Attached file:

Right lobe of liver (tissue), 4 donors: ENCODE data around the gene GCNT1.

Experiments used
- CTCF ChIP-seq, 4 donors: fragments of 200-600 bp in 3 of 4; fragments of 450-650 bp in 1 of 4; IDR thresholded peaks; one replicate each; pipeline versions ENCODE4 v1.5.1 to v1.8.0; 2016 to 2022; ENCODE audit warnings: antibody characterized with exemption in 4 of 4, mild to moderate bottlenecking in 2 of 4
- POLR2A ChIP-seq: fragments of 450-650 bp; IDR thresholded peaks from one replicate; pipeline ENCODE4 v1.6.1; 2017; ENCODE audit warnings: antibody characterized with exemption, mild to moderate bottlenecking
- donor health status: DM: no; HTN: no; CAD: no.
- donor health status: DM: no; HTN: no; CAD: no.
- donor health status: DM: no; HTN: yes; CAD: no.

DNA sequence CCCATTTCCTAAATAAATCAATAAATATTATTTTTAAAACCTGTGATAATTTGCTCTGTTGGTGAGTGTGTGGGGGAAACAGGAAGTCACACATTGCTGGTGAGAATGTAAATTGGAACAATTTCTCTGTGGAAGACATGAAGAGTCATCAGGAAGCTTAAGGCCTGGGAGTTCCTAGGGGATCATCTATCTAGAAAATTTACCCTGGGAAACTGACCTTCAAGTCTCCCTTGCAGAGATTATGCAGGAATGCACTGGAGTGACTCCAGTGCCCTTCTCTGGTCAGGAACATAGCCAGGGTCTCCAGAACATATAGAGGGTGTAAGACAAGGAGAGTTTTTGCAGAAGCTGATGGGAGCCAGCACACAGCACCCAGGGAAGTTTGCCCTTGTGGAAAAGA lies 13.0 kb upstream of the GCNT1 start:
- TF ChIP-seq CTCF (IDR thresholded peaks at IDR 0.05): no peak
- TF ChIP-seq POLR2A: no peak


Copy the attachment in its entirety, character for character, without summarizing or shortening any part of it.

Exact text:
Right lobe of liver (tissue), 4 donors: ENCODE data around the gene GCNT1.

Experiments used
- CTCF ChIP-seq, 4 donors: fragments of 200-600 bp in 3 of 4; fragments of 450-650 bp in 1 of 4; IDR thresholded peaks; one replicate each; pipeline versions ENCODE4 v1.5.1 to v1.8.0; 2016 to 2022; ENCODE audit warnings: antibody characterized with exemption in 4 of 4, mild to moderate bottlenecking in 2 of 4
- POLR2A ChIP-seq: fragments of 450-650 bp; IDR thresholded peaks from one replicate; pipeline ENCODE4 v1.6.1; 2017; ENCODE audit warnings: antibody characterized with exemption, mild to moderate bottlenecking
- donor health status: DM: no; HTN: no; CAD: no.
- donor health status: DM: no; HTN: no; CAD: no.
- donor health status: DM: no; HTN: yes; CAD: no.

DNA sequence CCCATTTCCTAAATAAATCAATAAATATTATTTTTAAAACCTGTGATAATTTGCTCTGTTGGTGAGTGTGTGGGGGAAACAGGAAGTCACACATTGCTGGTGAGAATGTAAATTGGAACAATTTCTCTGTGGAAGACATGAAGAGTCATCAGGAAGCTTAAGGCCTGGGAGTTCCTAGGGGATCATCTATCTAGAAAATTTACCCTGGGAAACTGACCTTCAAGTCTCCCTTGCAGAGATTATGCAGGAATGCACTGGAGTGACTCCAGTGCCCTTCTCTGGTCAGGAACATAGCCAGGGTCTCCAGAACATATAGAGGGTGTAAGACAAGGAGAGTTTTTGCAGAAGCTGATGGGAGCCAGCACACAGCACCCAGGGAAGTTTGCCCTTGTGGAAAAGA lies 13.0 kb upstream of the GCNT1 start:
- TF ChIP-seq CTCF (IDR thresholded peaks at IDR 0.05): no peak
- TF ChIP-seq POLR2A: no peak